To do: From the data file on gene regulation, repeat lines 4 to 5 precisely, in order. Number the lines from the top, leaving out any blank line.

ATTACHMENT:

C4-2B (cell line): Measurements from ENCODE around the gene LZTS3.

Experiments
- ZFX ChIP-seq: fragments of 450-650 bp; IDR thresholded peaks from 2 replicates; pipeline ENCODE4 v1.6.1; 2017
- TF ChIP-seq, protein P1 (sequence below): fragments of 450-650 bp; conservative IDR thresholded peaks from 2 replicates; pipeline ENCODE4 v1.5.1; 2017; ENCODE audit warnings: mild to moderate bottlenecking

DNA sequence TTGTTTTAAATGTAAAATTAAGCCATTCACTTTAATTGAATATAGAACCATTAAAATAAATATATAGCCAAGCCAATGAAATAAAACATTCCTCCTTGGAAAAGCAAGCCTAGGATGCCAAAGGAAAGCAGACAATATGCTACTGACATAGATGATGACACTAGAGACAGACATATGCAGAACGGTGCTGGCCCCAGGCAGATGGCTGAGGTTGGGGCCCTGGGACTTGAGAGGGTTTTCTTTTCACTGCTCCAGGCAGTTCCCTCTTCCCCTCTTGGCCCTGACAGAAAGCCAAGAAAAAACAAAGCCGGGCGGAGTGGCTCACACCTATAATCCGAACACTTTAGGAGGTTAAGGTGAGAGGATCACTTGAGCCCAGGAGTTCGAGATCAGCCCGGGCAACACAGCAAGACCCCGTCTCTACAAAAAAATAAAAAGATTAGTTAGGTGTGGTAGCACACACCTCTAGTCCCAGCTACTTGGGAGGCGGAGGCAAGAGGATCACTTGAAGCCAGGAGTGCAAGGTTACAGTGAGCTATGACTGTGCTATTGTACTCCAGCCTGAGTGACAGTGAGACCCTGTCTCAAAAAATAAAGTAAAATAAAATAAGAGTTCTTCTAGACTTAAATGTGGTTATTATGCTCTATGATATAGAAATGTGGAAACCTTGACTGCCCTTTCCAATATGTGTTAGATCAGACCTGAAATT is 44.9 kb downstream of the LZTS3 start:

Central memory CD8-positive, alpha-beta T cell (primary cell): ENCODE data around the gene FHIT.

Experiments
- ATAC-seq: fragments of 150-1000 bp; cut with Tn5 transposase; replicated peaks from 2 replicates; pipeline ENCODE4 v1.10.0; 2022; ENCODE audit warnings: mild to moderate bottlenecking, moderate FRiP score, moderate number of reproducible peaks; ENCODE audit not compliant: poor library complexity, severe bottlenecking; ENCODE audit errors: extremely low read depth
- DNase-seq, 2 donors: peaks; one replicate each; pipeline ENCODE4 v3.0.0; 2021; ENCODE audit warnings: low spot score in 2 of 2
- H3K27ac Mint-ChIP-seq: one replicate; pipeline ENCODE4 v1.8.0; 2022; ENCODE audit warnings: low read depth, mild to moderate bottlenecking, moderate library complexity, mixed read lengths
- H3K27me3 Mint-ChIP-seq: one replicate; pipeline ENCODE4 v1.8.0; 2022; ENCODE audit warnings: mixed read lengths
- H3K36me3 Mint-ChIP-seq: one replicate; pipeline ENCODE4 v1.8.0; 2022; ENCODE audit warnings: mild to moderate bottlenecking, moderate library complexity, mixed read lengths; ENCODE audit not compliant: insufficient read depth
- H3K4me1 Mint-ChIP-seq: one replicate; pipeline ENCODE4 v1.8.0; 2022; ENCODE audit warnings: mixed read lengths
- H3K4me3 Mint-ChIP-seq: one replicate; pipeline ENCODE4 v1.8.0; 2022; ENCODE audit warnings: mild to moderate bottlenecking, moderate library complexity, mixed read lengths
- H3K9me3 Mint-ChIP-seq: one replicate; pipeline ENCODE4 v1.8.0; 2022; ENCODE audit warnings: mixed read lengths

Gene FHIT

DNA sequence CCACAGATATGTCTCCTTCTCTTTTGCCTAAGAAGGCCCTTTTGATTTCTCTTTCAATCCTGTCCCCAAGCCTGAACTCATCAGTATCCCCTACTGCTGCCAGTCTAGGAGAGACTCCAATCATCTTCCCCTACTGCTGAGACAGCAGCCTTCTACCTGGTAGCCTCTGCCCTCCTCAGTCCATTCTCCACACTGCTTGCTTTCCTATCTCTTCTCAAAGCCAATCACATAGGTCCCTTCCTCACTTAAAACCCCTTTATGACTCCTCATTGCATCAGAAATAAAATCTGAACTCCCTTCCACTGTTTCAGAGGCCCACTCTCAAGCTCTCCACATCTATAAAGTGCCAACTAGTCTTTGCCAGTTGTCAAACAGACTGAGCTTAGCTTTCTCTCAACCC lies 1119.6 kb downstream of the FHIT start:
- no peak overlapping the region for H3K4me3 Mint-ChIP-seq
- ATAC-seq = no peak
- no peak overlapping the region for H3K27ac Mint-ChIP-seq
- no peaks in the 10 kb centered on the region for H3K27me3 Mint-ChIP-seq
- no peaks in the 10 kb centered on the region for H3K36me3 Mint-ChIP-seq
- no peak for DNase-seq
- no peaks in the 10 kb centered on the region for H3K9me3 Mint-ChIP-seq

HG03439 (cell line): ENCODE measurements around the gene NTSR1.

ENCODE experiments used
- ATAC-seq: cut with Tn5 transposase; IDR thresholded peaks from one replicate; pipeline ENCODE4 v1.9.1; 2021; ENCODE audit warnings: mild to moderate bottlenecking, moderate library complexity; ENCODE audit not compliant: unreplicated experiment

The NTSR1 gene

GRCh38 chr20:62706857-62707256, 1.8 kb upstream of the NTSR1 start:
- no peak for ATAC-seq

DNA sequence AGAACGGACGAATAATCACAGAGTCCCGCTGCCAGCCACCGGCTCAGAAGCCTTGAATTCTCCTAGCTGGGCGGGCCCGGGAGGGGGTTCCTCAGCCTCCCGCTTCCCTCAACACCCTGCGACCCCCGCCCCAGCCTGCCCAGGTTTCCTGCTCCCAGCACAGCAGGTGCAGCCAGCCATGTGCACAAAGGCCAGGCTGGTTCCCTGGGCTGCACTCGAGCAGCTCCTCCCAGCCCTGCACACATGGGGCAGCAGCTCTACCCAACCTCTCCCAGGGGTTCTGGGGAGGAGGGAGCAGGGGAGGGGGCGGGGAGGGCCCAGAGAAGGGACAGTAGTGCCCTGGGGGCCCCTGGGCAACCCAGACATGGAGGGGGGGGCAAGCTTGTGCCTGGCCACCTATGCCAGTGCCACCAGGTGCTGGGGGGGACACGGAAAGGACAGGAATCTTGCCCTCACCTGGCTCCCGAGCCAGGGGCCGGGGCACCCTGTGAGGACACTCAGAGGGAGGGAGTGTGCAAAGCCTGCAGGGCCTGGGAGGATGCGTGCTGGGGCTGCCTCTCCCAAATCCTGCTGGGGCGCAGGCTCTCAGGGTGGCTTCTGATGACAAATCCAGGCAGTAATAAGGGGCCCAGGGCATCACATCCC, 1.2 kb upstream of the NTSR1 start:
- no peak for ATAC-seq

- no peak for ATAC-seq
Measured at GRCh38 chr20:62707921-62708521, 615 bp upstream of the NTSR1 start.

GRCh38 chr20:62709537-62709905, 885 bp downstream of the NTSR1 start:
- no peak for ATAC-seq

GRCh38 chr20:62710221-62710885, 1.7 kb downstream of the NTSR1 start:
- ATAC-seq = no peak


- TF ChIP-seq, protein P1 (sequence below): fragments of 450-650 bp; conservative IDR thresholded peaks from 2 replicates; pipeline ENCODE4 v1.5.1; 2017; ENCODE audit warnings: mild to moderate bottlenecking

DNA sequence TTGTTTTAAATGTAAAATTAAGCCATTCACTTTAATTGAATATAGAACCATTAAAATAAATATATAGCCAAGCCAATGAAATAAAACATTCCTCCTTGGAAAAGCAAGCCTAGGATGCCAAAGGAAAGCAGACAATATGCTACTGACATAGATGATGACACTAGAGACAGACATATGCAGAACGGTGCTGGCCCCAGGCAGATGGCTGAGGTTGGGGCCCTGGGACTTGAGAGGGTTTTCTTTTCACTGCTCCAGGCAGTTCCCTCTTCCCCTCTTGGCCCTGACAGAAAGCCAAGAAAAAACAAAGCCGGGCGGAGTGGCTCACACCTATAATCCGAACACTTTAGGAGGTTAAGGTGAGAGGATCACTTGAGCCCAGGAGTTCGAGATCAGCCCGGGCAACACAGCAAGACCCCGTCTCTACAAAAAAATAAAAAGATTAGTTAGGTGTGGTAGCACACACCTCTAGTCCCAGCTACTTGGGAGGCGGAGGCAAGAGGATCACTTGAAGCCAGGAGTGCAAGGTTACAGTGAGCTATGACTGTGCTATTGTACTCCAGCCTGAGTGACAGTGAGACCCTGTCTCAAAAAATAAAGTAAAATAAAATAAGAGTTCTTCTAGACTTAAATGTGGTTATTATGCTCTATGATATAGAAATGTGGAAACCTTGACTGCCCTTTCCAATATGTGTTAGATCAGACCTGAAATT is 44.9 kb downstream of the LZTS3 start: